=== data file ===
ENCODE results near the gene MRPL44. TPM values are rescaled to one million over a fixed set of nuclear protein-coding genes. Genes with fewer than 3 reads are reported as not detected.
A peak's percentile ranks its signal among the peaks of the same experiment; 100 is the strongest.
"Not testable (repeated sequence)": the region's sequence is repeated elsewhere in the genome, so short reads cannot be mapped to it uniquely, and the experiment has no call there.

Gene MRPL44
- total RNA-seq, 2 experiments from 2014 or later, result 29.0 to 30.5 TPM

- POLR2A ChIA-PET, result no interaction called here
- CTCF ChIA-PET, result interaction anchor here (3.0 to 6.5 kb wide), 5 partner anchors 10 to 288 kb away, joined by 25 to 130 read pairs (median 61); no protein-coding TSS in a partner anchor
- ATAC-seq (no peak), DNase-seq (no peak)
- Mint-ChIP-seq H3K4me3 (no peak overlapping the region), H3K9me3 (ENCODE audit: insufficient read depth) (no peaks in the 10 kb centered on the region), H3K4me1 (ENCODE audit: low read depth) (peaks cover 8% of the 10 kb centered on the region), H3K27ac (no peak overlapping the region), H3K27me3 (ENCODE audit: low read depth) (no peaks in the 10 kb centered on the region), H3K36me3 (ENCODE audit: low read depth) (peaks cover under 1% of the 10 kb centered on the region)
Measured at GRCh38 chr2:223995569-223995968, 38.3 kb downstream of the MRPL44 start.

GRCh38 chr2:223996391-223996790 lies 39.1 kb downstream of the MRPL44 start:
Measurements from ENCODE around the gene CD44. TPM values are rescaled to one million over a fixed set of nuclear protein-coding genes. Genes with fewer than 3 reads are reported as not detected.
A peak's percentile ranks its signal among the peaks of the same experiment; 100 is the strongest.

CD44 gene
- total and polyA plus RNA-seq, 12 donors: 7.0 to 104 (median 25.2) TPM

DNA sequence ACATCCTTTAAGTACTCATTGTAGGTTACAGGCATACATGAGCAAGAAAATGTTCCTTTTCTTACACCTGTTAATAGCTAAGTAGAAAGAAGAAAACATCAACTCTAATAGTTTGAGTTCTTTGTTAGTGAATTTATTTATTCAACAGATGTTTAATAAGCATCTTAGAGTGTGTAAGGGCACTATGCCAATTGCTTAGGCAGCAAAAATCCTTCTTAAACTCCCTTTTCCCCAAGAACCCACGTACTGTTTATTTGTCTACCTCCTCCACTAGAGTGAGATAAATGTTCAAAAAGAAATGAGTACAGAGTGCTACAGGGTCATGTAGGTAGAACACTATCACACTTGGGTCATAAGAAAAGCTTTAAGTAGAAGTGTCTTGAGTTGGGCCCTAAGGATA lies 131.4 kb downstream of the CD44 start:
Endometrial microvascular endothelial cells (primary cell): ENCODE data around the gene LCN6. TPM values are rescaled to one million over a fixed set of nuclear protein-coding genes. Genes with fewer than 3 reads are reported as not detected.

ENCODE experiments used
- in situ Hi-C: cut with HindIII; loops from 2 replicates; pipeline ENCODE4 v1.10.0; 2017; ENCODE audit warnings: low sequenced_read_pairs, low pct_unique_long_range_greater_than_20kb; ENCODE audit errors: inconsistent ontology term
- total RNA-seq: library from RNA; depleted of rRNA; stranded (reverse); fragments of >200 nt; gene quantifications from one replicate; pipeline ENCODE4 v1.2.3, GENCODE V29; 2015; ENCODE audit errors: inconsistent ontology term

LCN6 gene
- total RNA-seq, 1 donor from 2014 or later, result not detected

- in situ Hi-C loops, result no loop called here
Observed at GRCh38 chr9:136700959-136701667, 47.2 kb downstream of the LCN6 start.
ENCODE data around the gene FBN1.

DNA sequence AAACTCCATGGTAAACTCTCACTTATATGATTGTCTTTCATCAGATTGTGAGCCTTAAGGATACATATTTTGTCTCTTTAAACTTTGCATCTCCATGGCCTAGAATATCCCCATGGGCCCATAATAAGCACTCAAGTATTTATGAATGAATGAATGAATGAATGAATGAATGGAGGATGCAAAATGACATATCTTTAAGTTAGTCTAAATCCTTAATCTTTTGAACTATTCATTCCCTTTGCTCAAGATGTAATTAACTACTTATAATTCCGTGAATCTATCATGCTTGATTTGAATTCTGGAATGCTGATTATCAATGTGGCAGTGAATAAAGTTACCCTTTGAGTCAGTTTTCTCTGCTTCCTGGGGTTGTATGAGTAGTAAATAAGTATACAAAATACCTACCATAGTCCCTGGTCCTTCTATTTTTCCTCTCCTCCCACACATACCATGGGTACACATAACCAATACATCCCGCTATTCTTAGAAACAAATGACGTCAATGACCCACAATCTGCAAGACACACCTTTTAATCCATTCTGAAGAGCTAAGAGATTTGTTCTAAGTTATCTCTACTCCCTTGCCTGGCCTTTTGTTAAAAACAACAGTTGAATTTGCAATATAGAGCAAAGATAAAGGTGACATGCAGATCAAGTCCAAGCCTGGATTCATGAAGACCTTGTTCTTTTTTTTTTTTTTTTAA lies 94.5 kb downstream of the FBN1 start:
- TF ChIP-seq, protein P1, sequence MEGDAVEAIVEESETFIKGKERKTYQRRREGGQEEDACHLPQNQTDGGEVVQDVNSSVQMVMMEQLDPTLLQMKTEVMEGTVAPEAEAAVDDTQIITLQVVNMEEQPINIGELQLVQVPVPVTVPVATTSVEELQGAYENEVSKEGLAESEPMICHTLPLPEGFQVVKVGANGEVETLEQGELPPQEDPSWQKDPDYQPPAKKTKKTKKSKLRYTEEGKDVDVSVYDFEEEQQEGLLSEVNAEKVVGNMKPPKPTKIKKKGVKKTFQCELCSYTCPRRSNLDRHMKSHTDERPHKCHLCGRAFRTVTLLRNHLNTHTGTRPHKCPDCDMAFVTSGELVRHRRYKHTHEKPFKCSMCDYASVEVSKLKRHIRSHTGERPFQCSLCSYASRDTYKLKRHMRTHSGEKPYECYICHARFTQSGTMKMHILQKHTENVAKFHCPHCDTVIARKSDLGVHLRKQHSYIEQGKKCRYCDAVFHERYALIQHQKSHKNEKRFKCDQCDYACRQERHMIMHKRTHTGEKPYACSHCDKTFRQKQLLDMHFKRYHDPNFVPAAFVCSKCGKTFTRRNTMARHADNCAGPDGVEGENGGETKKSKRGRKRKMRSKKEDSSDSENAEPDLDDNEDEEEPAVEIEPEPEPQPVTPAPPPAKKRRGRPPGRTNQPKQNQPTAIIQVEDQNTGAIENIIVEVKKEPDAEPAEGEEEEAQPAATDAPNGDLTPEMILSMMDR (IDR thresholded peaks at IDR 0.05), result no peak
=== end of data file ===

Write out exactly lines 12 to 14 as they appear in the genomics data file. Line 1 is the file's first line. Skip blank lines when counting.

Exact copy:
Measurements from ENCODE around the gene CD44. TPM values are rescaled to one million over a fixed set of nuclear protein-coding genes. Genes with fewer than 3 reads are reported as not detected.
A peak's percentile ranks its signal among the peaks of the same experiment; 100 is the strongest.

CD44 gene